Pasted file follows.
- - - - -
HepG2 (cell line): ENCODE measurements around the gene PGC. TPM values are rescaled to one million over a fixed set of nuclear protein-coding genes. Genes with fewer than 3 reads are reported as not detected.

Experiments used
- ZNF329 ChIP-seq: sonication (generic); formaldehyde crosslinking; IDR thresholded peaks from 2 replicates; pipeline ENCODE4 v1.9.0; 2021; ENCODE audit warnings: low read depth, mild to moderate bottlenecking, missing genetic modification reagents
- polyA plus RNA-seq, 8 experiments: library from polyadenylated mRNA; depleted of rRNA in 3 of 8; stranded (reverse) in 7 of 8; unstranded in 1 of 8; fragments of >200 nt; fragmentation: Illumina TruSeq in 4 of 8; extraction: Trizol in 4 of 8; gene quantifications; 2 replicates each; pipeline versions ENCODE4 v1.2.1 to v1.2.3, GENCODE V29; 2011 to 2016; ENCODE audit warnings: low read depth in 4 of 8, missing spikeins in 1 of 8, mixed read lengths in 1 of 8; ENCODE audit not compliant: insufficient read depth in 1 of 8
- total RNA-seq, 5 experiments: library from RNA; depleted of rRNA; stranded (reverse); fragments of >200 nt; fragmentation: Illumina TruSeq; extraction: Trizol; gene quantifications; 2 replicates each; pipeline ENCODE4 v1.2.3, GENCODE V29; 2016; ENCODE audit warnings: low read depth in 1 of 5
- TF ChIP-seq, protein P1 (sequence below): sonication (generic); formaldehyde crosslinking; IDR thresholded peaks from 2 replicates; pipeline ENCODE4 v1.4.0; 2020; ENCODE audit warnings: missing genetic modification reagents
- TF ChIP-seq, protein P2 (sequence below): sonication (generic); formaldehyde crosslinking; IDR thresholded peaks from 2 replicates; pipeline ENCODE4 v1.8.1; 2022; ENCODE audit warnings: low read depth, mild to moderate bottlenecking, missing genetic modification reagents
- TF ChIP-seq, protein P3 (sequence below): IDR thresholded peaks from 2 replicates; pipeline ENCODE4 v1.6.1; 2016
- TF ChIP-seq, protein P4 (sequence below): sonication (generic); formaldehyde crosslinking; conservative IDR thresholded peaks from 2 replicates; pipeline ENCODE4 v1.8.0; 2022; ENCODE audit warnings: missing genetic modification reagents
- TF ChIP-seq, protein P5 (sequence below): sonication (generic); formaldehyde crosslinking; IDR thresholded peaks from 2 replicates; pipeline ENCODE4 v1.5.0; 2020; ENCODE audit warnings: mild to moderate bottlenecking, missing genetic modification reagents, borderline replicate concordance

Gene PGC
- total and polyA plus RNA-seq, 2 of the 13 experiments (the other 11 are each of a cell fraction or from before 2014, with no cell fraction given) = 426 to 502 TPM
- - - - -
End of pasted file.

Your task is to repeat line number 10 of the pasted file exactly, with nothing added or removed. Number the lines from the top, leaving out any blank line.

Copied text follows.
- TF ChIP-seq, protein P5 (sequence below): sonication (generic); formaldehyde crosslinking; IDR thresholded peaks from 2 replicates; pipeline ENCODE4 v1.5.0; 2020; ENCODE audit warnings: mild to moderate bottlenecking, missing genetic modification reagents, borderline replicate concordance